Problems with loss of bowel control include what we call faecal incontinence (loss of solid or liquid from the bowel) or flatus incontinence (passing of wind when you don’t mean to). These problems are more common than you think!

  • 14.7% of New Zealanders surveyed by Sharma et al (2011) felt they had a problem with bowel control.
  • 12.4% had leakage of liquid or solid stool at least once a month.

We get it, it’s embarrassing and not easy to talk about! We are here to help.

At Pelvic Health Physiotherapy we see lots of patients with bowel control issues, including after vaginal deliveries. If the delivery was particularly difficult, or there was use of forceps, there is a greater chance of bowel problems, and if there was tearing of the perineum that involved the anal sphincter complex then it can take more time to regain control.

We also see people many years, even decades after childbirth, with bowel problems. Men can have problems too, in fact anyone can.


We know from research studies that the risk factors for bowel incontinence include:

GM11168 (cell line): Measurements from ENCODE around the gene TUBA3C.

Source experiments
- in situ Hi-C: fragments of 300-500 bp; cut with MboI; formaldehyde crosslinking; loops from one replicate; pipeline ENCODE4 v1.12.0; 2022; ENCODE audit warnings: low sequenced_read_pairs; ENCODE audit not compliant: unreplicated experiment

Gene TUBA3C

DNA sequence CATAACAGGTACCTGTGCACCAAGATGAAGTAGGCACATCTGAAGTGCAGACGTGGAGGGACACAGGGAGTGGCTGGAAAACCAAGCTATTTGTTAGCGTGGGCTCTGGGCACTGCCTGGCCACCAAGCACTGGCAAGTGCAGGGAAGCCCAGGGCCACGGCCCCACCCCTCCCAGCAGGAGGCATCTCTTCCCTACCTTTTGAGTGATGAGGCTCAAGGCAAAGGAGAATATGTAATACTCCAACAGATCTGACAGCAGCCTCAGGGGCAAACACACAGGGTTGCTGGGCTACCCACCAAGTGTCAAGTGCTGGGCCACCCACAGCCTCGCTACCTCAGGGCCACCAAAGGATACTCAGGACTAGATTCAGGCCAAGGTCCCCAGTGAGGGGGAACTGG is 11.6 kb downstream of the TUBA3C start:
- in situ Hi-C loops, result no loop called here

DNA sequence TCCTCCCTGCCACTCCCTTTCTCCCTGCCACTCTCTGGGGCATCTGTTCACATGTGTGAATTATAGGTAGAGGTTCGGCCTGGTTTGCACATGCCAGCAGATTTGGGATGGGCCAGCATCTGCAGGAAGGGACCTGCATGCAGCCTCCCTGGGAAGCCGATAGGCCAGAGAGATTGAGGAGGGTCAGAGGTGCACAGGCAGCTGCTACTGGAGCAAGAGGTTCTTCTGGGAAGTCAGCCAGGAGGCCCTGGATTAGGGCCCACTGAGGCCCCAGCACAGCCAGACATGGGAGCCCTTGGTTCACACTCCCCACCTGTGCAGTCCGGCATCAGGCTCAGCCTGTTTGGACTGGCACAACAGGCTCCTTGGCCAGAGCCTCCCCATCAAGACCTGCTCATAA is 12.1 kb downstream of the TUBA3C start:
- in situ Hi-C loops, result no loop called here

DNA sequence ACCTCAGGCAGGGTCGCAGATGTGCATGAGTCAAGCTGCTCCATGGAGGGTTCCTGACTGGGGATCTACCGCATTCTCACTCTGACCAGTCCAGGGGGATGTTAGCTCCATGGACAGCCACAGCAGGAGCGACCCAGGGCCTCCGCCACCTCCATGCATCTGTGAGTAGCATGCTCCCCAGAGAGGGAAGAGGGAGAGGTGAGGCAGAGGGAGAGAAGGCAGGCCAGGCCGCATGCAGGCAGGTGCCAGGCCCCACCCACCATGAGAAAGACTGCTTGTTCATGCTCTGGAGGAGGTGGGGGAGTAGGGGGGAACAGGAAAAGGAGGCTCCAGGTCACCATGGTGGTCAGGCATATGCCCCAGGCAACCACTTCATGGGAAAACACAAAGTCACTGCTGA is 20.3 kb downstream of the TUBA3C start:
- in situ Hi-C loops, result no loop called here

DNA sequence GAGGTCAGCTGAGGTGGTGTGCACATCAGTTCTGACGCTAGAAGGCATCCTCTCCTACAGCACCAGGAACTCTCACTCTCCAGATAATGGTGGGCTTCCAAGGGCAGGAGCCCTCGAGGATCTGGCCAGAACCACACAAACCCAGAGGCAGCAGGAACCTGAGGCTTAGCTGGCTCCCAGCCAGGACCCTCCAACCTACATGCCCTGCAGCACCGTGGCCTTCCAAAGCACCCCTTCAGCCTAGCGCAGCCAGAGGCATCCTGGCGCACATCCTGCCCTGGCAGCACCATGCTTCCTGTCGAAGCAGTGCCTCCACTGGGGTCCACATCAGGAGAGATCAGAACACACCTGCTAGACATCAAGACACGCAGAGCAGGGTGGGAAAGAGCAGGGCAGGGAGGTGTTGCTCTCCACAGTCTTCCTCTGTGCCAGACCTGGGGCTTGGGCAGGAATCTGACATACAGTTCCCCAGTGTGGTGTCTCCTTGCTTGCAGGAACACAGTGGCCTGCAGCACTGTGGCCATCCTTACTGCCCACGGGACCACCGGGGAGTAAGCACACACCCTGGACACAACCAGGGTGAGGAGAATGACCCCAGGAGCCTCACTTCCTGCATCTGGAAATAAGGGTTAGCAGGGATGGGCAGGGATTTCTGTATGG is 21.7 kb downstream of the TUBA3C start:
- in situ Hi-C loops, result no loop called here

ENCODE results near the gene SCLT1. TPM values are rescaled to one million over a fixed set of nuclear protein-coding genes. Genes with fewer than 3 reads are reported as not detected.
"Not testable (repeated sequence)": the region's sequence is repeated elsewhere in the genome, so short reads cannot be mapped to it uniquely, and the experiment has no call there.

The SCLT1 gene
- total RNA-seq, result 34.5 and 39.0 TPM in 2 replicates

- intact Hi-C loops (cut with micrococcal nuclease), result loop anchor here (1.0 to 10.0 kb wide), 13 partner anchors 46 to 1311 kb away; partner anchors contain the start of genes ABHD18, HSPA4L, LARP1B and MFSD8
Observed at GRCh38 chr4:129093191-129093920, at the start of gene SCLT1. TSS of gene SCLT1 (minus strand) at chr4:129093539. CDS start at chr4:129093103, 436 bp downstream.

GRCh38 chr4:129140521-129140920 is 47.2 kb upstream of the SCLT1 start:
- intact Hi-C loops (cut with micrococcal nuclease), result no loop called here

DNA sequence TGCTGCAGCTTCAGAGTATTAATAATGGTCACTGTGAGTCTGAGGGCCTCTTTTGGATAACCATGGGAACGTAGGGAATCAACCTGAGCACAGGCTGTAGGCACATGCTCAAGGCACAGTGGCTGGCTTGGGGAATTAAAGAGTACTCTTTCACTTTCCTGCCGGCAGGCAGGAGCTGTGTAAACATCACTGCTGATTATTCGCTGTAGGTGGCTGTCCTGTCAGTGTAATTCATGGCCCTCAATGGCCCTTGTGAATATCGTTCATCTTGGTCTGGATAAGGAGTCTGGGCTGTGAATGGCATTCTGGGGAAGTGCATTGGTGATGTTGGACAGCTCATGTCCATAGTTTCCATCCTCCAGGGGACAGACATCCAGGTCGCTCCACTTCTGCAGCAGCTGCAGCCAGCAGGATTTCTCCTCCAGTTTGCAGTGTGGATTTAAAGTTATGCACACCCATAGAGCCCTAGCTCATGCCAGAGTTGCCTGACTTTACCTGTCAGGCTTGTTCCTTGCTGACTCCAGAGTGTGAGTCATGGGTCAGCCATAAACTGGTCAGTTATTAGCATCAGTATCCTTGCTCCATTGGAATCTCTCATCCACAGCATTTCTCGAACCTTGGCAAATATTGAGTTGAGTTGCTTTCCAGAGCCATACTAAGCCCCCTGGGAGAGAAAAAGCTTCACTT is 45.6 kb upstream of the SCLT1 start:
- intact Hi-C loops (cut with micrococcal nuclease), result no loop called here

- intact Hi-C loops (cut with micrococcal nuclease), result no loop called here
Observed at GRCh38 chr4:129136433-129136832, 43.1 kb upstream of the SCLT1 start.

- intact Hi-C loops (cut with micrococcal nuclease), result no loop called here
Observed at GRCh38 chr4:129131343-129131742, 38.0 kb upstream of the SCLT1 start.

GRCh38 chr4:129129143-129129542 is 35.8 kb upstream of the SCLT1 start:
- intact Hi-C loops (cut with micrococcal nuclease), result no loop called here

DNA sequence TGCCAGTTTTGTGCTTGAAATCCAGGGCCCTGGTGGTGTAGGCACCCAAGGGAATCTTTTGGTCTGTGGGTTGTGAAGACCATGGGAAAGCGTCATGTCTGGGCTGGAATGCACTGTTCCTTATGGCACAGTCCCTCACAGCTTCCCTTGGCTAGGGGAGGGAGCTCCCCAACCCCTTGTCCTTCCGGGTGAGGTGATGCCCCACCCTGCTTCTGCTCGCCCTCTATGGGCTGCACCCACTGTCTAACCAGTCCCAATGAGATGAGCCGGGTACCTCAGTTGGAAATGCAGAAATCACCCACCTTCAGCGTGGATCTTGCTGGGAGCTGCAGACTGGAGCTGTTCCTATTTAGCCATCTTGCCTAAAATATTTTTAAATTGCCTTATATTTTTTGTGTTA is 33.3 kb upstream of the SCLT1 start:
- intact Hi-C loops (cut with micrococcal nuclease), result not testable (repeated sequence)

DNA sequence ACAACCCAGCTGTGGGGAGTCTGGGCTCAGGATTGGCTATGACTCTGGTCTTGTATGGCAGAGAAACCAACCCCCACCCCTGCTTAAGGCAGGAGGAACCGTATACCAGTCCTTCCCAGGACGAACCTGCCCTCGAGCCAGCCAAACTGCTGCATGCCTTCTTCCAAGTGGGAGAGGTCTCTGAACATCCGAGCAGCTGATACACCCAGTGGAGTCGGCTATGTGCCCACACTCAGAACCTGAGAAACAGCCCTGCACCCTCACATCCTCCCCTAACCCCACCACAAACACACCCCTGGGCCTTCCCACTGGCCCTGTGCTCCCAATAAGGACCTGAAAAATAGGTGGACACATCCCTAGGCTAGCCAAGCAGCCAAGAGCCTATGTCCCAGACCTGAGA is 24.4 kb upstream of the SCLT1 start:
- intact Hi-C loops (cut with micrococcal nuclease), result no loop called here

– childbirth
– older age
– some medications
– some surgeries
– diabetes
– infections
– radiotherapy
– already suffering from urinary incontinence
– frequent and loose stools
– multiple chronic illnesses

Age related muscle loss in the pelvic floor, and long term straining on the toilet to pass a bowel motion can also contribute to problems.


What can Pelvic Health Physiotherapy help with?

– lack of control of stool or wind, and having accidents
– soiling on the underwear
– urgency and frequency of bowel motions
– constipation and straining
– pain passing a bowel motion
– children’s toilet training


Things to see your GP about first before seeing us:

– Bleeding from the bottom (rectal bleeding)
– Change of bowel motions or habits that last longer than a few weeks
– Severe, persistent or occasional ongoing abdominal pain
– A lump or mass in the abdomen
– Tiredness and loss of weight for no obvious reason
– Diarrhoea lasting more than 2-3 days
– Not passing a bowel motion in over a week
– If you have disordered eating or a known eating disorder


For more infiormation: 

Bowel Cancer NZ website – click here
Bowel Health – Jean Hailes website – click here
Continence NZ website – click here



Sharma, A., Marshall, R. J., Macmillan, A. K., Merrie, A. E. H., Reid, P., & Bissett, I. P. (2011). Determining levels of fecal incontinence in the community: a New Zealand cross-sectional study. Diseases of the colon & rectum54(11), 1381-1387. Click here

Ditah, I., Devaki, P., Luma, H.N., Ditah, C., Njei, B., Jaiyeoba, C., Salami, A., Ewelukwa, O., Szarka, L. (2013). Prevalence, Trends, and Risk Factors for Fecal Incontinence in United States Adults, 2005–2010. Clinical Gastroenterology and Hepatology, 12(4), 636-643. Click here